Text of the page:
Organise your estate planning documents before travelling abroad

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Preparing a travel itinerary and coming up with ideas for an overseas trip is a very exciting time. However, during the travel preparations, many people are also filled with anxieties about leaving their homes and their loved ones behind for a short or long while. 

One of the things that a lot of people decide to check off their to-do list at this stage includes preparing their wills and other estate planning documents. Despite the fact that travelling on a plane is one of the safest forms of transport available, something about travelling a fair distance away from home encourages people to get these documents in order.

What could go wrong?

It is extremely unlikely that anything will go drastically wrong while a person is overseas on a work trip or a well-deserved break. But despite the very slim odds of something as traumatic as a plane crash occurring, if it were to happen and a person had no will in place, their estate would be subject to predetermined state laws which would be relied upon for the distribution of their estate assets. In this tragic scenario, such a person would have probably had their own ideas as to how their estate be split in the interests of their children, grandchildren, friends or any beloved charities or groups which would not then transpire in reality.

I have a will, so can I travel stress free? 

It is great that you have a will in place before you travel, but it is also crucial that you get your other estate planning documents in order as well. The three most important estate planning documents you should have in place before travelling overseas include: 

  • Will
  • Power of Attorney (relates to financial and personal matters)
  • Enduring Guardian (relates to lifestyle decisions such as medical treatment)

Your Power of Attorney and Enduring Guardian documents would be necessary if the person travelling overseas returned home with a health issue that impeded on their ability to make their own financial and lifestyle decisions. In this scenario, it is often too late for this person to set up these two documents after their return, as they may be considered to have lost capacity to make such decisions. This is why it is critical to have both a Power of Attorney and Enduring Guardian documents created and signed before leaving overseas so that others can be legally appointed as Enduring Guardian and Power of Attorney to make such decisions on your behalf if need be.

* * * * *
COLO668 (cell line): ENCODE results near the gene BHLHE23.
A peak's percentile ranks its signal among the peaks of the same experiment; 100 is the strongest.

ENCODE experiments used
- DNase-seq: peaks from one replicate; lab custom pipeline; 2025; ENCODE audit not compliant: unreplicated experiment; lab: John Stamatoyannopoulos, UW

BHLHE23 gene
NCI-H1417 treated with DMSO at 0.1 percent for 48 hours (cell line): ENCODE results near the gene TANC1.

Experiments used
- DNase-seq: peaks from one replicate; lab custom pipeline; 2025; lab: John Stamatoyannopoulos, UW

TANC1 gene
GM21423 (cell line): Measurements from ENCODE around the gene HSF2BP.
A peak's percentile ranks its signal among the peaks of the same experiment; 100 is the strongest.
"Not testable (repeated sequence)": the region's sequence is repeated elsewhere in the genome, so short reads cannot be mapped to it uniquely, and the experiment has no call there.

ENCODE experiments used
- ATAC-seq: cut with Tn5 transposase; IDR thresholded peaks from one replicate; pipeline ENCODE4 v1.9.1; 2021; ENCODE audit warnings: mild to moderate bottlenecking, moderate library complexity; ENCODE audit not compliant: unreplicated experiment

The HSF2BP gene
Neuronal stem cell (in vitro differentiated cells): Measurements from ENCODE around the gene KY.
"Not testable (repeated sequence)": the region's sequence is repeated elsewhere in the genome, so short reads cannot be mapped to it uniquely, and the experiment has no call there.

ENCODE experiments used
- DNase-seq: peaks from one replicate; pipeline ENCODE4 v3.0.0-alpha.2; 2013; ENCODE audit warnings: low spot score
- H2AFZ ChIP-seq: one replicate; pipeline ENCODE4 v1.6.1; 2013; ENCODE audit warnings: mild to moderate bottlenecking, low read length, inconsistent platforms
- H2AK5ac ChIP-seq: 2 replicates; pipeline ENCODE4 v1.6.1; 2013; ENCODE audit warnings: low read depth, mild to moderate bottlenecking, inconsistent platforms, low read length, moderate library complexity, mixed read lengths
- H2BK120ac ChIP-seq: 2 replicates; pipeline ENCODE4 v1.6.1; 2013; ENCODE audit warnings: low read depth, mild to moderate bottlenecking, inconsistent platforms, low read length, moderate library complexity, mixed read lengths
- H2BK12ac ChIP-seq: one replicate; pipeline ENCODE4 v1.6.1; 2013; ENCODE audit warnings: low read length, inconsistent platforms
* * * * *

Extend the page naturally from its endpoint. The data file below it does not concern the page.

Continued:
How to avoid problems for family members

The easy solution a person can undertake in order to travel stress free is to create or update all of their estate planning documents with a solicitor before going overseas. 

Overseas holidays are usually planned months and months ahead of time, yet many people only think about making or updating their will in the week or two prior to leaving. Give yourself plenty of time to complete this important task to ensure you can properly plan and make decisions in the best interests of your loved ones.

If you find yourself in need of assistance with this, or any other legal issue, please contact the law offices of Owen Hodge Lawyers and speak with one of our experienced estate planning solicitors. At Owen Hodge, we are always happy to assist clients in understanding the full ramifications of any and all of your legal needs. Please feel free to call us at your earliest convenience to schedule a consultation at 1800 770 780.

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